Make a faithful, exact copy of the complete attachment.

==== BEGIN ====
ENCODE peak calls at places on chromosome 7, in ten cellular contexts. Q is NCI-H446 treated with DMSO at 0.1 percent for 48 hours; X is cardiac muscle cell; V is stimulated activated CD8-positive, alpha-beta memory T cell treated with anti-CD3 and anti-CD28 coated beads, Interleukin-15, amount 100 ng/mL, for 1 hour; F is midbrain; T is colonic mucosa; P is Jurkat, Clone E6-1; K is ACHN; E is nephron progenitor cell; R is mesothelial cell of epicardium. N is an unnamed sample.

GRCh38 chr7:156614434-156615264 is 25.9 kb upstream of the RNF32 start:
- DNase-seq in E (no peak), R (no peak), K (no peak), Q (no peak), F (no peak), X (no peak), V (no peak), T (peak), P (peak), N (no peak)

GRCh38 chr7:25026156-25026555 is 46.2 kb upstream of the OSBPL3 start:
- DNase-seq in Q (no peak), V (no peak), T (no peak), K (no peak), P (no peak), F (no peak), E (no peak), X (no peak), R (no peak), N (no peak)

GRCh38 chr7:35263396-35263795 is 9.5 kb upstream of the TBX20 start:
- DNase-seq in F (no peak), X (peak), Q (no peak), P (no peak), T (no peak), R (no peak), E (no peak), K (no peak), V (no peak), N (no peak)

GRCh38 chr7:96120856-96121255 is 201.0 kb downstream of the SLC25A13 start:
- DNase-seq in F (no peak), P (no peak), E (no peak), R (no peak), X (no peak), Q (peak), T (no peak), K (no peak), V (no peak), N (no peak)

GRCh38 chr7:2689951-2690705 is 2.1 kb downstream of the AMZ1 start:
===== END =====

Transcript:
ENCODE peak calls at places on chromosome 7, in ten cellular contexts. Q is NCI-H446 treated with DMSO at 0.1 percent for 48 hours; X is cardiac muscle cell; V is stimulated activated CD8-positive, alpha-beta memory T cell treated with anti-CD3 and anti-CD28 coated beads, Interleukin-15, amount 100 ng/mL, for 1 hour; F is midbrain; T is colonic mucosa; P is Jurkat, Clone E6-1; K is ACHN; E is nephron progenitor cell; R is mesothelial cell of epicardium. N is an unnamed sample.

GRCh38 chr7:156614434-156615264 is 25.9 kb upstream of the RNF32 start:
- DNase-seq in E (no peak), R (no peak), K (no peak), Q (no peak), F (no peak), X (no peak), V (no peak), T (peak), P (peak), N (no peak)

GRCh38 chr7:25026156-25026555 is 46.2 kb upstream of the OSBPL3 start:
- DNase-seq in Q (no peak), V (no peak), T (no peak), K (no peak), P (no peak), F (no peak), E (no peak), X (no peak), R (no peak), N (no peak)

GRCh38 chr7:35263396-35263795 is 9.5 kb upstream of the TBX20 start:
- DNase-seq in F (no peak), X (peak), Q (no peak), P (no peak), T (no peak), R (no peak), E (no peak), K (no peak), V (no peak), N (no peak)

GRCh38 chr7:96120856-96121255 is 201.0 kb downstream of the SLC25A13 start:
- DNase-seq in F (no peak), P (no peak), E (no peak), R (no peak), X (no peak), Q (peak), T (no peak), K (no peak), V (no peak), N (no peak)

GRCh38 chr7:2689951-2690705 is 2.1 kb downstream of the AMZ1 start: